Mar. 23, 2019



Readings: 1st- Ex. 3:1-8, 13-15; 2nd- 1 Cor. 10:1-6, 10-12; Gospel- Lk. 13:1-9

God always intervenes in human situation. But God wants us to also be part of our salvation story. He wants us to repent and collaborate with him. That’s the theme of today’s readings.

First, we are presented with the ancient story of the burning bush. Moses experiences God on Mount Horeb, sees the bush burning but not consumed. He is excited at the sight and decides to come close. At this point, God reveals to him his divine identity. Moses realizes that God is interested in bringing the Israelites out of their suffering in Egypt. The voice says to Moses, “Come no nearer! Remove your sandals from your feet, for the place where you stand is holy ground.” It is an encounter that has come to define God’s essence till date. On our part, like Moses, there is an expectation from us when we come to God. God is holy, and we must appear before him with a sense of awe and reverence.  

Moses is definitely afraid at this strange encounter. First, the burning bush, then the voice. Scripture says, “Moses hid his face, for he was afraid to look at God.” God is aware of Moses’ fear, so he goes on to give him some background information about himself and the affliction of his people in Israel, “Therefore, I have come down to rescue them from the hands of the Egyptians and lead them out of that land into a good and spacious land, a land flowing with milk and honey” (Ex. 3:8). This seems like a concrete proof to help Moses connect with this strange mission he is to undertake. Yet, Moses needs further confirmation of the identity of God. For this he speaks out, “But when I go to the Israelites and say to them, ‘The God of your fathers has sent me to you,’ if they ask me, ‘what is his name?’ what am I to tell them?” Then God replies to Moses, “I am who am.” That is the definition of God, and he says, “This is my name forever; thus am I to be remembered through all generations” (Ex. 3:15).

The “I am” is the God who is with us in his Son Jesus Christ. He has come to intervene in our situation because he hears our cry. The gospel shares the story of the Jews who come to Jesus to tell him about the Galileans killed by Pilate. Luke is the only evangelist who carries this story, but it presents us with a picture of God’s mercy and the call to repentance. Jesus reminds his audience that those Galileans are not the worst sinners. Neither are the eighteen people killed at the collapse of the tower of Siloam worse sinners than those who are alive. He emphasizes, “But I tell you, if you do not repent, you will perish as they did” (Lk. 13:3-4).

The reality is that humanity is quick to judge people especially when calamity befalls them. Sometimes, we view sick people as worse sinners. Mistakenly, we see victims of natural disasters as sometimes suffering the consequences of their crimes. We often fail to look at ourselves in times of violence that is removed from us. We point fingers at others. Christ tells us today that such is a wrong approach to our relationship with God, “if you do not repent, you will perish as they did.”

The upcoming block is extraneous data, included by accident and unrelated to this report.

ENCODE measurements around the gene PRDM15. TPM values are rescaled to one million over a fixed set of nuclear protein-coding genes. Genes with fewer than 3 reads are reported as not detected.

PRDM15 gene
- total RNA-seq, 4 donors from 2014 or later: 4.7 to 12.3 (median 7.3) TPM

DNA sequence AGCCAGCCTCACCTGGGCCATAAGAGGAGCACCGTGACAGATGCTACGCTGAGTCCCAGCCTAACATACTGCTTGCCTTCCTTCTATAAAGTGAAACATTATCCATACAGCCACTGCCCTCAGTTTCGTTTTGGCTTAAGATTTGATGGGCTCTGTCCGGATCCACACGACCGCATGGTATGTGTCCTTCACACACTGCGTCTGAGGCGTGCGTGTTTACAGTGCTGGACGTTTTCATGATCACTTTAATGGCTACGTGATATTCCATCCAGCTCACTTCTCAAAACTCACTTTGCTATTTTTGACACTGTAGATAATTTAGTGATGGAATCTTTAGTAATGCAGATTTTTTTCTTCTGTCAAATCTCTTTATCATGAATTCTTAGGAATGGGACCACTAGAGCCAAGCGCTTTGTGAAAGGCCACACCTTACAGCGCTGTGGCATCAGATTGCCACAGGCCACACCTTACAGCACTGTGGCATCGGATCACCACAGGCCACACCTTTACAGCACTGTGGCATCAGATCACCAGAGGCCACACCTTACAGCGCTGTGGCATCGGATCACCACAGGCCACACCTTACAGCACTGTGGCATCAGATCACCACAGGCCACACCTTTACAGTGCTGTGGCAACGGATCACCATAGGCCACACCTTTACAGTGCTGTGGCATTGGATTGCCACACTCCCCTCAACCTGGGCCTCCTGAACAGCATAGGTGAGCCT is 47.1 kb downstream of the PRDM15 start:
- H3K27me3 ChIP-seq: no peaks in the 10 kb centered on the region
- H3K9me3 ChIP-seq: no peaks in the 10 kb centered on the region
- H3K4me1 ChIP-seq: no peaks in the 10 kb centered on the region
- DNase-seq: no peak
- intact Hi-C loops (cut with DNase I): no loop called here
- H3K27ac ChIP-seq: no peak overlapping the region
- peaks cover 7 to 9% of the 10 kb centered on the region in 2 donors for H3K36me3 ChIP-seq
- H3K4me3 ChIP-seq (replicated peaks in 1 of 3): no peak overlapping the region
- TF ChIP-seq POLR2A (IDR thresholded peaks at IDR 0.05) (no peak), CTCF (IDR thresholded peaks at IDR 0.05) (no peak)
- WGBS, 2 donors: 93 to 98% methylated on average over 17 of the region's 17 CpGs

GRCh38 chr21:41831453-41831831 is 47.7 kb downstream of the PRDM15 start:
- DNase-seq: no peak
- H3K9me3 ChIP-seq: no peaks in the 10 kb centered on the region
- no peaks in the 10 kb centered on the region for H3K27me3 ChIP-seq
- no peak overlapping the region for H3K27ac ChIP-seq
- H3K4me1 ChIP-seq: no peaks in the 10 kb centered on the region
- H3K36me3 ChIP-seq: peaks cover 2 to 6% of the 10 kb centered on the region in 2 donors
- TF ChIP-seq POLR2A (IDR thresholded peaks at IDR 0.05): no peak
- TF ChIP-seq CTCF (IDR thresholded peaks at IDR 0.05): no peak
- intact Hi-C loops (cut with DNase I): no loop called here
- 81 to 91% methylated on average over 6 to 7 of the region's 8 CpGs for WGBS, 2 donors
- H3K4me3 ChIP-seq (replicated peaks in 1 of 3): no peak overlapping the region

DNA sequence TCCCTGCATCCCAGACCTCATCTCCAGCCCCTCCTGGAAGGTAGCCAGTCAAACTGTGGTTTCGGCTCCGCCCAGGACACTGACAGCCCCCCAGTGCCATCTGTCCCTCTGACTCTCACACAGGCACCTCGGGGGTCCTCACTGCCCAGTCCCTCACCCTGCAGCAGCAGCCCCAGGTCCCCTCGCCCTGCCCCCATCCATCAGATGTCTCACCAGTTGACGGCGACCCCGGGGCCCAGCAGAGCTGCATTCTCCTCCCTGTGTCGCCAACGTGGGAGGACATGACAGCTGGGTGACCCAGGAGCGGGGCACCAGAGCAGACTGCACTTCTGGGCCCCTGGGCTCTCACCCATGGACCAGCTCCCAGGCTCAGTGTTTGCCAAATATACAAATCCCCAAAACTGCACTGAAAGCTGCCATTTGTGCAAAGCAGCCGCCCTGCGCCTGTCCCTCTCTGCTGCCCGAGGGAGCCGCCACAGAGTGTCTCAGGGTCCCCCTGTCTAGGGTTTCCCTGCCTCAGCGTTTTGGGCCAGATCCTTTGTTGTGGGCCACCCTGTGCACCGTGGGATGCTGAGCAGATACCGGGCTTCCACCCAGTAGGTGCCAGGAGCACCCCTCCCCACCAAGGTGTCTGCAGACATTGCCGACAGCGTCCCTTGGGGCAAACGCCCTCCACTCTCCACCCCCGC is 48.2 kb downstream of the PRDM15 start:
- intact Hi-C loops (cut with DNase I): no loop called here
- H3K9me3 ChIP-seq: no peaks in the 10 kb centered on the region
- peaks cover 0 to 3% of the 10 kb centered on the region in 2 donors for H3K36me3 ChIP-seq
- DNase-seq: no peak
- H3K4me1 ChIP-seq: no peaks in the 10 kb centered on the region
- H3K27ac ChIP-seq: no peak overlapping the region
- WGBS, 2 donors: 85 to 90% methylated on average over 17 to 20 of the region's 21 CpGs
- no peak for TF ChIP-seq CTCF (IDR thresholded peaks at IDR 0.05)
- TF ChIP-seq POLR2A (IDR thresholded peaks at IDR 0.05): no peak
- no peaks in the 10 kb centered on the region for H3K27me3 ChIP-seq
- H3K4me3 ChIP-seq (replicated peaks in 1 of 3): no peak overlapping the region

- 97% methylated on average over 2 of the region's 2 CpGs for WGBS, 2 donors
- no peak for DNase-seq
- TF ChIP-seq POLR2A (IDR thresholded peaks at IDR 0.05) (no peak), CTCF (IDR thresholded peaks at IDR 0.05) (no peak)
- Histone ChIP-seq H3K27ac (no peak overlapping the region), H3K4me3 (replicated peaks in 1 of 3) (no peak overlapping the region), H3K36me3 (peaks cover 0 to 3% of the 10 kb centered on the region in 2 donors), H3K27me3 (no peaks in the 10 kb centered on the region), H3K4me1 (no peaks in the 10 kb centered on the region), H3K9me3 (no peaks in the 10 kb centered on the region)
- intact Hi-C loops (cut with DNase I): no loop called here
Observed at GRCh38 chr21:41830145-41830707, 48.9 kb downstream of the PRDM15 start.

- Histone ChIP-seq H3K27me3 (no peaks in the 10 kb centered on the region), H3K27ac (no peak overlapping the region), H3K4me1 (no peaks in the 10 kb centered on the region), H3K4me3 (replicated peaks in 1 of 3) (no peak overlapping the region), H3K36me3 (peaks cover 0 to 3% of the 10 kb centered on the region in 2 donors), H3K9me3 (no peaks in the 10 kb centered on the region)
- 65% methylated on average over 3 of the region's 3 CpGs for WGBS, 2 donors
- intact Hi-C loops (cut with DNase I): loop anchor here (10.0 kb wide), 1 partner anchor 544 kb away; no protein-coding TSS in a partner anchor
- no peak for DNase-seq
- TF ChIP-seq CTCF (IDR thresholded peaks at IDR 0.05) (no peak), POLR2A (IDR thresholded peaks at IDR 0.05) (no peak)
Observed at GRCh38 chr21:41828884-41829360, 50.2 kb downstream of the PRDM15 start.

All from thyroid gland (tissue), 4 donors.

Imagine the parable of the barren fig tree that follows. For three years, the fig tree has not borne any fruit. The owner is frustrated with the fig and is about to give up on it. He gives order to have it cut down since it is of no importance. It has been reasonably cultivated and provided with every nourishment that could make it fertile, yet no fruit. It deserves to die. The gardener intervenes, “Sir, leave if for this year also, and I shall cultivate the ground around it and fertilize it; it may bear fruit in the future. If not, you can cut it down” (Lk. 13:9). Thanks to this insightful gardener who knows how to plead for patience for the barren fig tree. He is aware that sometimes it takes years for a tree to bear fruit, he recommends great patience.

This is the image of God’s mercy and patience. God is not interested in hacking us down because of our iniquities. He gives us ample time, not one year, not just two years but numerous opportunities of grace. He nourishes us with his Word. He fertilizes us with his sacraments. We receive the best care from God, yet we derail. God still hears our cry. He is ultimately interested in saving us. As the gardener appeals for the tree and hopes for change, so God watches each of us. God looks into our hearts. He invites us to change and live. He wants us to rely on him for nourishment and support.

Let’s make good use of the Lenten season. Christ says, “if you do not repent, you will perish as they did.” Like Moses, let’s take off our shoes of sin. Take off your shoes of hatred. Take off your shoes of malice. Take off your shoes of anger and fury. Take off your shoes of negative attitude towards your neighbor and your colleague. Take off your shoes of pride and arrogance. Take off your shoes of laziness. Take off your shoes of impurity. Take off your shoes and come to God. He is the “I AM” of your life. He waits for you to repent and come with him to his holy ground.